Larwood is one of my cricketing heros whether you would believe it or not .... but that doesnt mean we need to tell lies to prop up his stature.

    What is astonishing is most Bradman fanatics have high opinion of him but when you point out the fact that it was Bradman who was responsible for getting him banned by MCC then things start to go south ... which tells me all I need to know about the real reasons for supporting Larwood.


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  48. #48
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    Quote Originally Posted by Tusker View Post
    Larwood is one of my cricketing heros whether you would believe it or not .... but that doesnt mean we need to tell lies to prop up his stature.

    What is astonishing is most Bradman fanatics have high opinion of him but when you point out the fact that it was Bradman who was responsible for getting him banned by MCC then things start to go south ... which tells me all I need to know about the real reasons for supporting Larwood.
    Interesting post!

    I have to say, I have a very low opinion of Bradman as a human being. He had the self-centredness of Boycott minus the ability to laugh at himself.

  49. #49
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    I don't rate players from Bradman era or earlier because nobody (including myself) has seen them. The quality of cricket was very low. So many batsmen averaged 50+.

    Players from that time will not survive in this era. Bradman will not even average 55. However, one should not ridicule these cricketers. They could only play in conditions available to them and helped game grow. They are rightly considered as legends of the game. For the same reason, Hobbs will always make a world XI ahead of Cook.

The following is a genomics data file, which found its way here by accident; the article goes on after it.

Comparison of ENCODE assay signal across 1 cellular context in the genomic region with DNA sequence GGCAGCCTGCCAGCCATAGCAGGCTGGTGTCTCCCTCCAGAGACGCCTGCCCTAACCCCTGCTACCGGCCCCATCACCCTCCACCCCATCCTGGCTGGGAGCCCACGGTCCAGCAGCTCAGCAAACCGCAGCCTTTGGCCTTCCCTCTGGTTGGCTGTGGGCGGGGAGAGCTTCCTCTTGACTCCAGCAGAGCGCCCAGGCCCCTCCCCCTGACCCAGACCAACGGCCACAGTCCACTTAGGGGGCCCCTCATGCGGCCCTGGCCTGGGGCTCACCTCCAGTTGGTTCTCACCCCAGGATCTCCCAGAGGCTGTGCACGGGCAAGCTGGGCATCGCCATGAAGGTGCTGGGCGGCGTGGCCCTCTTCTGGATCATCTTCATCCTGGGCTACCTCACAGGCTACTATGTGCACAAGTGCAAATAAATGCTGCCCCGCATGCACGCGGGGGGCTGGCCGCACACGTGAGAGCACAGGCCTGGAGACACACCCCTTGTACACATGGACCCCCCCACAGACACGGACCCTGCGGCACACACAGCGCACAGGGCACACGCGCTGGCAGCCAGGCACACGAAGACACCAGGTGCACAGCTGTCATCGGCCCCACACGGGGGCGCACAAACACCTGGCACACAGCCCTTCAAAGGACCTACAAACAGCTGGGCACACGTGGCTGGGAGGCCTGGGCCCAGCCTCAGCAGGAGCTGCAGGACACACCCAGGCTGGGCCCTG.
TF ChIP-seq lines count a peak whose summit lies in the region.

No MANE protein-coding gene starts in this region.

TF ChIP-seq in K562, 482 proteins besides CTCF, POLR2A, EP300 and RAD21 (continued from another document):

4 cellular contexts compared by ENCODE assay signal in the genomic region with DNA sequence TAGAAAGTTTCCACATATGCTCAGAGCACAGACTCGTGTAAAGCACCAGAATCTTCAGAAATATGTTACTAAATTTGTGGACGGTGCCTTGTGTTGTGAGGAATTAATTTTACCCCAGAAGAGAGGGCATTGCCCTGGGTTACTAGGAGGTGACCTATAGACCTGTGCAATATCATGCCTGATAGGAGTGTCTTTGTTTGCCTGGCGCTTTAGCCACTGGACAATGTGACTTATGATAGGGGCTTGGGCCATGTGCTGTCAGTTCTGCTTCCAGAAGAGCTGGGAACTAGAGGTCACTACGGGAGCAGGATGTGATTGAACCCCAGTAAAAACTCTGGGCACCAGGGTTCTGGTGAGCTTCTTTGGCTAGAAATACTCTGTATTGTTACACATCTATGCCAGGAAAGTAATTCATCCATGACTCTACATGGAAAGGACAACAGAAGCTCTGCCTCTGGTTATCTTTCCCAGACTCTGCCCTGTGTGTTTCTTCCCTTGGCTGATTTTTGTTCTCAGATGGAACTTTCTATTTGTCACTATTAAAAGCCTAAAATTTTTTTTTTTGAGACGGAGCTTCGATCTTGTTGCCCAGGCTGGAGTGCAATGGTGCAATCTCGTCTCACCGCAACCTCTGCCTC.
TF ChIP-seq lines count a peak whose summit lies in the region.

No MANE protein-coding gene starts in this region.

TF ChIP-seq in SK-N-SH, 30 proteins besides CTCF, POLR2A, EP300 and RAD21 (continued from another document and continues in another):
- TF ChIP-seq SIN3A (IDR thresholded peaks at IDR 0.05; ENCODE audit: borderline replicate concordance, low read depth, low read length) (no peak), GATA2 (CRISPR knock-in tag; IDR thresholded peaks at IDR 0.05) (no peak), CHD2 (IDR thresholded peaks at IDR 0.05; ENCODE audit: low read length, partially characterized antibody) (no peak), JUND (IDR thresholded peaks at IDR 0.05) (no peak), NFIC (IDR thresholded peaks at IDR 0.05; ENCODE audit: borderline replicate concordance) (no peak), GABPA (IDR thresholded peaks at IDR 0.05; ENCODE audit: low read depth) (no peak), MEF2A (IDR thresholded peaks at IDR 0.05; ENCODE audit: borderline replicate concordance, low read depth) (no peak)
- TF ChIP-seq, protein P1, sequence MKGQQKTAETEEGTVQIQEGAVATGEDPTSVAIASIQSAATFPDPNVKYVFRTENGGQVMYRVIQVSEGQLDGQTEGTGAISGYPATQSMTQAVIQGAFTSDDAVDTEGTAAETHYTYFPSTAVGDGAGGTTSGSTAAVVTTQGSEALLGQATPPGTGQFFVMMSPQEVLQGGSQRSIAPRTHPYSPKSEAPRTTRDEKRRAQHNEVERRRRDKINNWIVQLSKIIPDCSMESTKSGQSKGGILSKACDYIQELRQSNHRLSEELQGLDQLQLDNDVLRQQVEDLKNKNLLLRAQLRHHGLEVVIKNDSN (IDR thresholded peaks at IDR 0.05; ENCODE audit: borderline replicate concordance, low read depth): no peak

The cricketers from 80s-90s era were definitely better for the most part. The quality of cricket was extremely good at that time and most of the cricket fans have witnessed the greatness of players from that era.

  50. #50
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    Quote Originally Posted by The_Odd_One View Post
    I don't rate players from Bradman era or earlier because nobody (including myself) has seen them. The quality of cricket was very low. So many batsmen averaged 50+.
    Eh? They didn't. Uncovered wickets, stickies, rampaging spin bowlers.

    The era of batting average inflation is right now.

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    Nobody disrespects the old guys. It is their fans who massively disrespect all the modern guys in every thread and then wanna whine when they are presented with unbiased facts.

  52. #52
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    Quote Originally Posted by The_Odd_One View Post
    I don't rate players from Bradman era or earlier because nobody (including myself) has seen them. The quality of cricket was very low. So many batsmen averaged 50+.

    Players from that time will not survive in this era. Bradman will not even average 55. However, one should not ridicule these cricketers. They could only play in conditions available to them and helped game grow. They are rightly considered as legends of the game. For the same reason, Hobbs will always make a world XI ahead of Cook.